FIG. 3 is a block diagram illustrating a polar modulation system 300 in greater detail. To promote efficient operation, the system 300 selectively shuts down and/or reduces power to certain blocks of the system. Some embodiments reduce the power by using slower operation. The power reduction and/or savings typically occur when the envelope variation is stopped at low output power.

As shown in FIG. 3, the system 300 includes an input power level 302, a driver DAC 304, an operational amplifier 306, a power amplifier 308, and a radio frequency output 310. The driver DAC 304, the operational amplifier 306, and the power amplifier 308, are coupled in series such that when the driver DAC 304 receives the input power level 302, the power amplifier 308 supports the radio frequency output 310 based on the input power level 302.

The system 300 further includes a timing alignment module 314, a phase path 320, and an amplitude path that includes an envelope DAC 312, an anti-alias filter 316, and an operational amplifier 318. The power level 302 is also input to the envelope DAC 312, which receives a magnitude (illustrated as RD) from the alignment module 314, and outputs to the anti-alias filter 316. The anti-alias filter 316 outputs to the operational amplifier 318, which outputs to the power amplifier 308. The operational amplifier 318 is further used to provide feedback to the envelope DAC 312, through a clip detector 322. The output signal from the operational amplifier 318 to the power amplifier 308 causes the power amplifier 308 to output the desired radio frequency output signal 310.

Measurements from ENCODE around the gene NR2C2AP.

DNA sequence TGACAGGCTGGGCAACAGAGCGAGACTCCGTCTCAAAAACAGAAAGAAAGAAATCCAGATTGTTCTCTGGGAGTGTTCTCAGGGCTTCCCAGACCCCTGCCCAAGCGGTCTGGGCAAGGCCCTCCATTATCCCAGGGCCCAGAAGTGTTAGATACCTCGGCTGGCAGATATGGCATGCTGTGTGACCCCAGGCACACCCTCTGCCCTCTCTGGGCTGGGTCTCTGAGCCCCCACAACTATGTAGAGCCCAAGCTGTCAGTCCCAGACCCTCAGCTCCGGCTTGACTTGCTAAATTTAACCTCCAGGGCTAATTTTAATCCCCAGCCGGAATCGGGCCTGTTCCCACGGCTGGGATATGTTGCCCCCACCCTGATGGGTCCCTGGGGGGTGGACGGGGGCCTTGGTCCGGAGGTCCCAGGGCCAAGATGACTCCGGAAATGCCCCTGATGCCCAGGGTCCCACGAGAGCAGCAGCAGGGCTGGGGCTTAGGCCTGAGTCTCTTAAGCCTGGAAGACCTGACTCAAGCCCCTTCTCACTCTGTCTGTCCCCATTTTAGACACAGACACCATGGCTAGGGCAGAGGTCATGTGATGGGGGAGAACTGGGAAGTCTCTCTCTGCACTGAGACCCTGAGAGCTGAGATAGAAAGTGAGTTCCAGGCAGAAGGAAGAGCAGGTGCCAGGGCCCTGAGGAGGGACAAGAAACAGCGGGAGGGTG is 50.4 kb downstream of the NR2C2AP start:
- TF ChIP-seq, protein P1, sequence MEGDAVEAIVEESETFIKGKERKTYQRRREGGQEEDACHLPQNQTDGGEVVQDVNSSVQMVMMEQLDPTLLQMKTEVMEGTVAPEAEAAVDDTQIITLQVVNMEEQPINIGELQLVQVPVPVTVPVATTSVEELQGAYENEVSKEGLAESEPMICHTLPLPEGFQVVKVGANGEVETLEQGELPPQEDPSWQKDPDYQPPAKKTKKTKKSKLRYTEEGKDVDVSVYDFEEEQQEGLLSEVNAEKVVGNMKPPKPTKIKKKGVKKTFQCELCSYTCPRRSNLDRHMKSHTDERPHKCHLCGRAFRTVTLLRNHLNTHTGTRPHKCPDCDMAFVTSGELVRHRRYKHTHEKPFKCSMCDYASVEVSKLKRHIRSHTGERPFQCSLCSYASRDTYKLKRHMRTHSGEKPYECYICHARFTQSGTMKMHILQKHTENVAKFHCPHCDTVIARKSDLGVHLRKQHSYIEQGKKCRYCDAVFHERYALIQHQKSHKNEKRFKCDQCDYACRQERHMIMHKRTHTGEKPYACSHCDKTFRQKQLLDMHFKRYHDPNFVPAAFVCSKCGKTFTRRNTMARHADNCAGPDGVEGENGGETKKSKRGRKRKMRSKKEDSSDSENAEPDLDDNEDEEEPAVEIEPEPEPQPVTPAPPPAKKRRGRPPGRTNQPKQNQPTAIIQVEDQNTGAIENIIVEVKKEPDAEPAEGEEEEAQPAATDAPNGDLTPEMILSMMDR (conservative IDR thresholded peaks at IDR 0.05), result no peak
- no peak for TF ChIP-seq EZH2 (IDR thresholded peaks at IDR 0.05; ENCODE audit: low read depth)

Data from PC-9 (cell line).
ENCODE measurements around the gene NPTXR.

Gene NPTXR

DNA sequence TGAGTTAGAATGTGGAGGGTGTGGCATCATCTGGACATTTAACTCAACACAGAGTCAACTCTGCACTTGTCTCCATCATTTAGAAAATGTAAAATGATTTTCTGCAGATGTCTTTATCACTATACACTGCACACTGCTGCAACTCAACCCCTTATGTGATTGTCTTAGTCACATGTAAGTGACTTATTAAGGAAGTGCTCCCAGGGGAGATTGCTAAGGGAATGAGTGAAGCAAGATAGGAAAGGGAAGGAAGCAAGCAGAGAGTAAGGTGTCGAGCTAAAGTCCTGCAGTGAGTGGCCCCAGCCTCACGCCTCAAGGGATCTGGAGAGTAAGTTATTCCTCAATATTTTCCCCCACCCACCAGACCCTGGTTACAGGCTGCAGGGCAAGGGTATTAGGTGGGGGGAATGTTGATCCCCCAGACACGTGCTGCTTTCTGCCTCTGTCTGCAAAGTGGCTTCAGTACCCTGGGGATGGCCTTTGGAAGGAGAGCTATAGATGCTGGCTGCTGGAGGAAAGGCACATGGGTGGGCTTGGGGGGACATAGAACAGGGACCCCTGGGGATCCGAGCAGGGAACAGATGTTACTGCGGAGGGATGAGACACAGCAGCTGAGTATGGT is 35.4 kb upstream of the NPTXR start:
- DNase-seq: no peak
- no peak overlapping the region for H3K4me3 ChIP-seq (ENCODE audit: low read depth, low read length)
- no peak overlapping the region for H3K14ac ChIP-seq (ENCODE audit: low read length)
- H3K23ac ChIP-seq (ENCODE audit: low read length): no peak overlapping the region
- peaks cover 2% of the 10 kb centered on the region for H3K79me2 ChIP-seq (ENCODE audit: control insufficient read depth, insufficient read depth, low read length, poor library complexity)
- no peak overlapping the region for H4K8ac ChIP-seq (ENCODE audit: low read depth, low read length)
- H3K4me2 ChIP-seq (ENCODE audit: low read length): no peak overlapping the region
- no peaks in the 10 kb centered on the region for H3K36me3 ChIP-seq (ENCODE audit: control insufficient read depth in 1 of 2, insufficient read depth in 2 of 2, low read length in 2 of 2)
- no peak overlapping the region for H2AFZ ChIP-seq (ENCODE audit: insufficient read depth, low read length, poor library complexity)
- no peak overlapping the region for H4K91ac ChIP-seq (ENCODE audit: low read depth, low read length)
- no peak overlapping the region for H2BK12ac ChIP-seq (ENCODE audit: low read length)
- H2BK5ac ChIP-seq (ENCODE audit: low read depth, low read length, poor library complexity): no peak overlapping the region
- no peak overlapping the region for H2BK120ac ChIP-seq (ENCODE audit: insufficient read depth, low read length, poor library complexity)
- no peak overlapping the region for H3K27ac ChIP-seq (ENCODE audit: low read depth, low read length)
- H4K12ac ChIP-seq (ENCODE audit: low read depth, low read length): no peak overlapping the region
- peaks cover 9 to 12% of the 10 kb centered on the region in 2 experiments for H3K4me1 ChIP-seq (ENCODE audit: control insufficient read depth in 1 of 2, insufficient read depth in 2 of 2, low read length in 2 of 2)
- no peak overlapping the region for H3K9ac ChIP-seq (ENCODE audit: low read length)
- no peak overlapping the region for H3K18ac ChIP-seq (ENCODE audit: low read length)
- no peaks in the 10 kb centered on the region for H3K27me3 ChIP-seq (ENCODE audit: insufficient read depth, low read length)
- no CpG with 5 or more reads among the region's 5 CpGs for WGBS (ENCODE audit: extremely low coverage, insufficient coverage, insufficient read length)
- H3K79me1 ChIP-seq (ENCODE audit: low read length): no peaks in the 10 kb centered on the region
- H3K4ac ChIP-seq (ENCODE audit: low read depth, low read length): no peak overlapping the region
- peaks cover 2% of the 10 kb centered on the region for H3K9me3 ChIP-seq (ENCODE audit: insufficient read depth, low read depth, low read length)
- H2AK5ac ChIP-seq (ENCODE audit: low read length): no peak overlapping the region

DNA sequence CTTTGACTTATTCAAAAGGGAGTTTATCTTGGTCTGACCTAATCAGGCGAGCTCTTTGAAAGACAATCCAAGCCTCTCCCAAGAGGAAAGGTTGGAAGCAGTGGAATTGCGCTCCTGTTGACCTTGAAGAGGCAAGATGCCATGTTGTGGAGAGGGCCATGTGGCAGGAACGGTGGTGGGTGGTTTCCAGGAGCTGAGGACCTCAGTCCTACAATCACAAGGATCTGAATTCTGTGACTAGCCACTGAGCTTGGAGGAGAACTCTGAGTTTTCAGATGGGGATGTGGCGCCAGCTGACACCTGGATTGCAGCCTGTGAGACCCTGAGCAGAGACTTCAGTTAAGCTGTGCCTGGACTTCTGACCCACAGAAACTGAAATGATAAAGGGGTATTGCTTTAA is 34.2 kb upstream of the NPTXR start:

The timing alignment module 314 also provides a phase signal, illustrated as θD, to the phase path 320, which provides the primary input to the power amplifier 308. The power amplifier 308 outputs the radio frequency signal 310, as described above.

FIG. 3 particularly illustrates the portions of the system 300 where power consumption is reduced due to a lower operating speed, or due to shut down. For instance, the envelope DAC 312 and the operational amplifier 318 typically consume less power due to operation at a lower speed, while the anti-alias filter 316 and portions of the alignment module 314 reduce power consumption due to shut down. As shown in the figure, the alignment module 314 performs a number of functions including buffering, mapping, filtering, rate alignment, polar conversion, modulation correction, and fine and/or coarse time alignment. Generally, the time alignment and modulation correction components achieve the most power savings in the alignment module, due to shut down of one or more elements of the amplitude modulation path. Preferably, the correction includes both amplitude modulation to amplitude modulation correction, and amplitude modulation to phase modulation correction. Also preferably, the time alignment includes both coarse and fine time alignment.